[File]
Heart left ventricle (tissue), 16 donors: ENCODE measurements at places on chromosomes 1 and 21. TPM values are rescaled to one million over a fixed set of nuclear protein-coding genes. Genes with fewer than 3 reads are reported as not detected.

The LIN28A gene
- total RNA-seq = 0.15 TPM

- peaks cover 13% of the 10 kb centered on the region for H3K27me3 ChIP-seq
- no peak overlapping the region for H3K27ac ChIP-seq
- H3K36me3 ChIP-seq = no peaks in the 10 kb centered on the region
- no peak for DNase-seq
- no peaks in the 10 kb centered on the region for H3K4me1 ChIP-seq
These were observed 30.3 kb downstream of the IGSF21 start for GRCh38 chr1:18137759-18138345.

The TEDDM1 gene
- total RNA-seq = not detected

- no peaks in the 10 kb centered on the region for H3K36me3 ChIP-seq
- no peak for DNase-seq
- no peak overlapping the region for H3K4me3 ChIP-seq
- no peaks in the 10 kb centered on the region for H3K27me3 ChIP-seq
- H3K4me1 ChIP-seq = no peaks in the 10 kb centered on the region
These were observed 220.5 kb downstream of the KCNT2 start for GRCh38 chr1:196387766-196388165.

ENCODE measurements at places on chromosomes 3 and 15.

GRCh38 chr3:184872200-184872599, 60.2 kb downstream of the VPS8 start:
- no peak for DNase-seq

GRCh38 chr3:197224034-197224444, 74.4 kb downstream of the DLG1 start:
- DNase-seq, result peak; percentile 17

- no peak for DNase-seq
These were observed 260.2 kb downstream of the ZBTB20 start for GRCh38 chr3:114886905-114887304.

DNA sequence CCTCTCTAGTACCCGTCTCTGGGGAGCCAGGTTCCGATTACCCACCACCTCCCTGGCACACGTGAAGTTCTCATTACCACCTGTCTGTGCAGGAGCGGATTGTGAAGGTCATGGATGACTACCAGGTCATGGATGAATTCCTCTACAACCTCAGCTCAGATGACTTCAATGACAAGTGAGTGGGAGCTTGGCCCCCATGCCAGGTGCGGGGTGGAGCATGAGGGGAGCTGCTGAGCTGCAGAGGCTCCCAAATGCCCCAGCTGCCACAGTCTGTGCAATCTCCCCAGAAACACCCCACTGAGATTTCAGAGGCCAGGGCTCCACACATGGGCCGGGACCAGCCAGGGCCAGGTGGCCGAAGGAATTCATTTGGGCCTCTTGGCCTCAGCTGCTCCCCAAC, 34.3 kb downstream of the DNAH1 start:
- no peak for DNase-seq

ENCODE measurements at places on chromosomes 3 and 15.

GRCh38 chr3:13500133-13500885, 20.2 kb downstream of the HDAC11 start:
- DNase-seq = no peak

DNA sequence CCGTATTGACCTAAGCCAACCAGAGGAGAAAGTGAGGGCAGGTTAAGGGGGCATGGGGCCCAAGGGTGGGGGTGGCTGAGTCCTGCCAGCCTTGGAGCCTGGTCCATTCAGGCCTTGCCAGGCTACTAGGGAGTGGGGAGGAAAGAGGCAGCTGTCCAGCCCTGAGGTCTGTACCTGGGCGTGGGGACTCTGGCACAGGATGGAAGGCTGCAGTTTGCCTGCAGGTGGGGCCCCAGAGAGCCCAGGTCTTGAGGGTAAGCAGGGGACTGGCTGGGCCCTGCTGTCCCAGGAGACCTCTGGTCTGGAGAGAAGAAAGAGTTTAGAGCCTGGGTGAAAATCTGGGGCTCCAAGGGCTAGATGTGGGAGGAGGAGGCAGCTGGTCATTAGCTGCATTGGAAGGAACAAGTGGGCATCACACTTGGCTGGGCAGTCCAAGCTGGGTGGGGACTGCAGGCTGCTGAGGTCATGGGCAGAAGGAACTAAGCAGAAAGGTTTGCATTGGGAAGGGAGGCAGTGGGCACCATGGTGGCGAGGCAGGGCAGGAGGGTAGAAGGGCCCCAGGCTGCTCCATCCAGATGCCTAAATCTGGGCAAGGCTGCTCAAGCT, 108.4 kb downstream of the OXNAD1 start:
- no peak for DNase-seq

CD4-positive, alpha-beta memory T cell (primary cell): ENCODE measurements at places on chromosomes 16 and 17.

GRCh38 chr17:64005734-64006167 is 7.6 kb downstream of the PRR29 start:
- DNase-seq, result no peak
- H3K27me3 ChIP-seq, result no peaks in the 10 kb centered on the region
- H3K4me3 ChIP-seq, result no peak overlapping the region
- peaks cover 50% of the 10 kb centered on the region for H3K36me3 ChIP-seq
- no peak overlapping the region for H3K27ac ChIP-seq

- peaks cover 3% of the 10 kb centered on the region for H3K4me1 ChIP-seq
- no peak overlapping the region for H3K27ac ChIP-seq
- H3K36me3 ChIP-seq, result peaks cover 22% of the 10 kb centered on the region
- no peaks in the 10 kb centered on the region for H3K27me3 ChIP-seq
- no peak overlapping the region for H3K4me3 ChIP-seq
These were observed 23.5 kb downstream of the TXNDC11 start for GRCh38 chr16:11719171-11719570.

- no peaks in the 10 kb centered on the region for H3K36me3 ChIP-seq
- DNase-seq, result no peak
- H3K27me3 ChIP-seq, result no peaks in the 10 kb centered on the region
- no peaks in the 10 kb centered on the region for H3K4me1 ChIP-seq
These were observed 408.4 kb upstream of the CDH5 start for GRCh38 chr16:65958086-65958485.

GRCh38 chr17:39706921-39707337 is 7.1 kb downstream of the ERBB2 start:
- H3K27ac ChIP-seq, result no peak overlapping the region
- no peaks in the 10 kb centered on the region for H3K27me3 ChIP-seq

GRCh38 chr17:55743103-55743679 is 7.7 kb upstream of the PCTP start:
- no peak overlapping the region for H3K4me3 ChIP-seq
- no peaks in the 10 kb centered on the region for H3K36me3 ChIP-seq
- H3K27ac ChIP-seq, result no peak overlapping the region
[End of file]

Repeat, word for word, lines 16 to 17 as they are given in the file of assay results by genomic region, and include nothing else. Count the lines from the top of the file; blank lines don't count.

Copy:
- H3K4me1 ChIP-seq = no peaks in the 10 kb centered on the region
These were observed 220.5 kb downstream of the KCNT2 start for GRCh38 chr1:196387766-196388165.